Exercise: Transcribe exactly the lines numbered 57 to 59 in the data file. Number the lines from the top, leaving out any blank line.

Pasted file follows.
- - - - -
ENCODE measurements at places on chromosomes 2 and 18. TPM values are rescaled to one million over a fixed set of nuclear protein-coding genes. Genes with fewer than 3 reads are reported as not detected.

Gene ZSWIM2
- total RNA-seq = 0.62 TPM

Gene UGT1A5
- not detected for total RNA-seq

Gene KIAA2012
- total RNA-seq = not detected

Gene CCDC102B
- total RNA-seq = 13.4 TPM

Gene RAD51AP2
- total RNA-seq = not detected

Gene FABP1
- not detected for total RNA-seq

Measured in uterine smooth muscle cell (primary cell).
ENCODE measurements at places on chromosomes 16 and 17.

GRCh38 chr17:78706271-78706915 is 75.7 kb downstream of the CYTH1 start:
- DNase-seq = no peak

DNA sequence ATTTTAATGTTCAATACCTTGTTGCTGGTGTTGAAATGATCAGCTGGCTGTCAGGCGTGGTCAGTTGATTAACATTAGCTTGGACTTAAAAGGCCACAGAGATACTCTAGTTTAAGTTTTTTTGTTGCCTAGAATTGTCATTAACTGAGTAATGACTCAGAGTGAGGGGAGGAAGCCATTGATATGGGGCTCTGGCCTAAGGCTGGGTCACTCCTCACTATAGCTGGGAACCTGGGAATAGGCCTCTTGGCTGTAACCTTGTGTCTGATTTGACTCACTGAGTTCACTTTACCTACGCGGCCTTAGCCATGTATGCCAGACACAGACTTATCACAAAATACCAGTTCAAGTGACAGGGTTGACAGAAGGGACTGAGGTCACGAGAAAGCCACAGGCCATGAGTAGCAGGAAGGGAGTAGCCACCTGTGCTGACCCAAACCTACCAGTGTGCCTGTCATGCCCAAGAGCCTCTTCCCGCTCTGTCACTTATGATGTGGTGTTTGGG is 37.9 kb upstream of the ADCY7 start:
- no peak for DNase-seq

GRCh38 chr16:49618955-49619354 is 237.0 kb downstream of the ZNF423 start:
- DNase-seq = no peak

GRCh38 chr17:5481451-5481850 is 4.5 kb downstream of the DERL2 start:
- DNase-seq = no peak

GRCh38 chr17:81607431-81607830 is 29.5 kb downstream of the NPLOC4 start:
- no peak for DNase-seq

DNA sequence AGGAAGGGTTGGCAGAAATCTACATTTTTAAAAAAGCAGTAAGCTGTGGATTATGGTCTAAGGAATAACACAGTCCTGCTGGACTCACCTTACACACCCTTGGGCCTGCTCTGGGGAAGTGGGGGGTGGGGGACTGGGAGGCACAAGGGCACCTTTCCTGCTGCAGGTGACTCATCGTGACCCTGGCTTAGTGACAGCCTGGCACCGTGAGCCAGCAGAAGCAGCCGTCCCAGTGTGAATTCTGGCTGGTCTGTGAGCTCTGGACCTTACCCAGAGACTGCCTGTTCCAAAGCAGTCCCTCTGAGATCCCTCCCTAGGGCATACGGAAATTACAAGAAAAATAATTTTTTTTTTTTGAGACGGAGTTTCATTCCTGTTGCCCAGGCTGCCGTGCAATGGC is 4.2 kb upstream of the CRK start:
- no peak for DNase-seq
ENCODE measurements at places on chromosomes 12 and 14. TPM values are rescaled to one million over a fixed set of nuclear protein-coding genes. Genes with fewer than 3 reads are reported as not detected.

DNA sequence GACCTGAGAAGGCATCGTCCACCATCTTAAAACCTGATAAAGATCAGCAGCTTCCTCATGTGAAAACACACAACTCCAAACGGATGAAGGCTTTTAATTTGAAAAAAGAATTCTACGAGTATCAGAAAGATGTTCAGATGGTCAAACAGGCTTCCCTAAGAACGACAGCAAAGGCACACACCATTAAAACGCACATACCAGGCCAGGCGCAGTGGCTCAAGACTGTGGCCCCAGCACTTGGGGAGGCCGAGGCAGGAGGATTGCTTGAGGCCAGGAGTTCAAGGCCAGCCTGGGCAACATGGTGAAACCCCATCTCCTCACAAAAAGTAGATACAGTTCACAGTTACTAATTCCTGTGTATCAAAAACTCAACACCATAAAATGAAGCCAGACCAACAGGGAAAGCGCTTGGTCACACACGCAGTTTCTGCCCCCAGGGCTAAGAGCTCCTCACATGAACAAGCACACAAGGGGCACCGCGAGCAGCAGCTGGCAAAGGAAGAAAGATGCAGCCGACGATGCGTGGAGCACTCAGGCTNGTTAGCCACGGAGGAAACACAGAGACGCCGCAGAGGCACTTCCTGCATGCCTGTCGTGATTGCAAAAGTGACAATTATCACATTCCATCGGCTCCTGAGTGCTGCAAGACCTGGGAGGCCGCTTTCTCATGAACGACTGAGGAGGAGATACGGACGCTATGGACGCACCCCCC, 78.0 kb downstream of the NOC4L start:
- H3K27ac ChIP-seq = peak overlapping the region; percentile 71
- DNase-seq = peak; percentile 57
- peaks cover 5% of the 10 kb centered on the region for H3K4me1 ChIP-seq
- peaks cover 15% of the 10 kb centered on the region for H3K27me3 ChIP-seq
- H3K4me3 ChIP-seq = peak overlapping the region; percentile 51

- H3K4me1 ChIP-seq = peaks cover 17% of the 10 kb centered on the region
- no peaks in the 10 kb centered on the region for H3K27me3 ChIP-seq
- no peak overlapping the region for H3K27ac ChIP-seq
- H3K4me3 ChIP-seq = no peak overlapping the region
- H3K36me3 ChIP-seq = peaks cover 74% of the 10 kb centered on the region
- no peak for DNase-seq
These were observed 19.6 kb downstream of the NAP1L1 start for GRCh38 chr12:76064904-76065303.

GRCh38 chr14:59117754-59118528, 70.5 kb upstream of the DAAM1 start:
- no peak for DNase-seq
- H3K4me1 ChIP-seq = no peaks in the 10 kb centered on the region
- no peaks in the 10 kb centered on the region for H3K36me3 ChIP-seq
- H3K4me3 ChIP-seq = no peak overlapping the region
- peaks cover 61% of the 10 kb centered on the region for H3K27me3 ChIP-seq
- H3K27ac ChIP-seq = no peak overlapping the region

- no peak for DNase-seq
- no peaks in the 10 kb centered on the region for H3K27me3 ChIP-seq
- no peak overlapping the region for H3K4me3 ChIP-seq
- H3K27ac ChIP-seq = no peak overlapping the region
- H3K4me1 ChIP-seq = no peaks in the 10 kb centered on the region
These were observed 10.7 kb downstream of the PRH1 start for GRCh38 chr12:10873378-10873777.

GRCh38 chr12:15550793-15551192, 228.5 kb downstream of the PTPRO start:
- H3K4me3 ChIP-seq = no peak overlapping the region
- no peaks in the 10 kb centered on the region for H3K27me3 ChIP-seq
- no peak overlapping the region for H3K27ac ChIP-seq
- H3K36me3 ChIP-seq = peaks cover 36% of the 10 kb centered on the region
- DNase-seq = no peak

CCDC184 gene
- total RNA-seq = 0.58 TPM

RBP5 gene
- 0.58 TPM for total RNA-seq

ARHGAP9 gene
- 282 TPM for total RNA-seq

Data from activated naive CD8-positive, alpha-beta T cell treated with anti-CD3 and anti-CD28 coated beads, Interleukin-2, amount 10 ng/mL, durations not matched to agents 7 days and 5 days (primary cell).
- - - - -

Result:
- no peaks in the 10 kb centered on the region for H3K27me3 ChIP-seq
- no peak overlapping the region for H3K27ac ChIP-seq
- H3K36me3 ChIP-seq = peaks cover 36% of the 10 kb centered on the region